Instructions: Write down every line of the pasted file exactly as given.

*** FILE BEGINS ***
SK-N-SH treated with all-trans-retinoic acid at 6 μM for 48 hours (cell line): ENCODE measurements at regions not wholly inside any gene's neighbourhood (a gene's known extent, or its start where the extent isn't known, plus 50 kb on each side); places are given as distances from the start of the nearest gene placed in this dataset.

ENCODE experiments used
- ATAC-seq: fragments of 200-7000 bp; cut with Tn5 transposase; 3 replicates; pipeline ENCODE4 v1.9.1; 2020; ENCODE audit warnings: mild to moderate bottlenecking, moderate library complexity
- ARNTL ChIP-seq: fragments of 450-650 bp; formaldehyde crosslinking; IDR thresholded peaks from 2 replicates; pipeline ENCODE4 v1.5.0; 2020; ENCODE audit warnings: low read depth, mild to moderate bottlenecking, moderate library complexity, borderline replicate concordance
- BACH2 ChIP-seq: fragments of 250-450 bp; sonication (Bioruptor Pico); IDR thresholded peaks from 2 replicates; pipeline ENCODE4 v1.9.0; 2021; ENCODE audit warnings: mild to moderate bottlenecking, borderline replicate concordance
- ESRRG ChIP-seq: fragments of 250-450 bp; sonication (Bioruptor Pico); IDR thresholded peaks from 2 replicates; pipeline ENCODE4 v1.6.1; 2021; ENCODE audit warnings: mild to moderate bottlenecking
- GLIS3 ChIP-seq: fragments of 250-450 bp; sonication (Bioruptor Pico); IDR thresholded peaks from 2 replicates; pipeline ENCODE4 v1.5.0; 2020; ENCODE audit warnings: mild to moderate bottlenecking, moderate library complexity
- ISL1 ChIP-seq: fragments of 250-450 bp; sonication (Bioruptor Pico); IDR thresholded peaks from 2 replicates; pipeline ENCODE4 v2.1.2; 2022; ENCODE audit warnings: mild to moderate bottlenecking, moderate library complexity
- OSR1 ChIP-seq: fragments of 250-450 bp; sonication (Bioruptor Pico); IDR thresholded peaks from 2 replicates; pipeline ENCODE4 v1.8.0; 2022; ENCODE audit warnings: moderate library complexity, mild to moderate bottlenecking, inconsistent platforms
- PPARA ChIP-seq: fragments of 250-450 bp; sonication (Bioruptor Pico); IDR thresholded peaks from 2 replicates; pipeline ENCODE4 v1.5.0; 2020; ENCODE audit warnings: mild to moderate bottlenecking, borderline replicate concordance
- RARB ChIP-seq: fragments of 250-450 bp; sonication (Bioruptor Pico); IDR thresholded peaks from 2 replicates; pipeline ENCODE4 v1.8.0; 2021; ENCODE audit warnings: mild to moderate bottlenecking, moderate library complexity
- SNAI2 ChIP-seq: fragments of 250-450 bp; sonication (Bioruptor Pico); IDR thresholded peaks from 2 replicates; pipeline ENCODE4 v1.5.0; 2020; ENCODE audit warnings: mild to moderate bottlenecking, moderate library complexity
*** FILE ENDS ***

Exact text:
SK-N-SH treated with all-trans-retinoic acid at 6 μM for 48 hours (cell line): ENCODE measurements at regions not wholly inside any gene's neighbourhood (a gene's known extent, or its start where the extent isn't known, plus 50 kb on each side); places are given as distances from the start of the nearest gene placed in this dataset.

ENCODE experiments used
- ATAC-seq: fragments of 200-7000 bp; cut with Tn5 transposase; 3 replicates; pipeline ENCODE4 v1.9.1; 2020; ENCODE audit warnings: mild to moderate bottlenecking, moderate library complexity
- ARNTL ChIP-seq: fragments of 450-650 bp; formaldehyde crosslinking; IDR thresholded peaks from 2 replicates; pipeline ENCODE4 v1.5.0; 2020; ENCODE audit warnings: low read depth, mild to moderate bottlenecking, moderate library complexity, borderline replicate concordance
- BACH2 ChIP-seq: fragments of 250-450 bp; sonication (Bioruptor Pico); IDR thresholded peaks from 2 replicates; pipeline ENCODE4 v1.9.0; 2021; ENCODE audit warnings: mild to moderate bottlenecking, borderline replicate concordance
- ESRRG ChIP-seq: fragments of 250-450 bp; sonication (Bioruptor Pico); IDR thresholded peaks from 2 replicates; pipeline ENCODE4 v1.6.1; 2021; ENCODE audit warnings: mild to moderate bottlenecking
- GLIS3 ChIP-seq: fragments of 250-450 bp; sonication (Bioruptor Pico); IDR thresholded peaks from 2 replicates; pipeline ENCODE4 v1.5.0; 2020; ENCODE audit warnings: mild to moderate bottlenecking, moderate library complexity
- ISL1 ChIP-seq: fragments of 250-450 bp; sonication (Bioruptor Pico); IDR thresholded peaks from 2 replicates; pipeline ENCODE4 v2.1.2; 2022; ENCODE audit warnings: mild to moderate bottlenecking, moderate library complexity
- OSR1 ChIP-seq: fragments of 250-450 bp; sonication (Bioruptor Pico); IDR thresholded peaks from 2 replicates; pipeline ENCODE4 v1.8.0; 2022; ENCODE audit warnings: moderate library complexity, mild to moderate bottlenecking, inconsistent platforms
- PPARA ChIP-seq: fragments of 250-450 bp; sonication (Bioruptor Pico); IDR thresholded peaks from 2 replicates; pipeline ENCODE4 v1.5.0; 2020; ENCODE audit warnings: mild to moderate bottlenecking, borderline replicate concordance
- RARB ChIP-seq: fragments of 250-450 bp; sonication (Bioruptor Pico); IDR thresholded peaks from 2 replicates; pipeline ENCODE4 v1.8.0; 2021; ENCODE audit warnings: mild to moderate bottlenecking, moderate library complexity
- SNAI2 ChIP-seq: fragments of 250-450 bp; sonication (Bioruptor Pico); IDR thresholded peaks from 2 replicates; pipeline ENCODE4 v1.5.0; 2020; ENCODE audit warnings: mild to moderate bottlenecking, moderate library complexity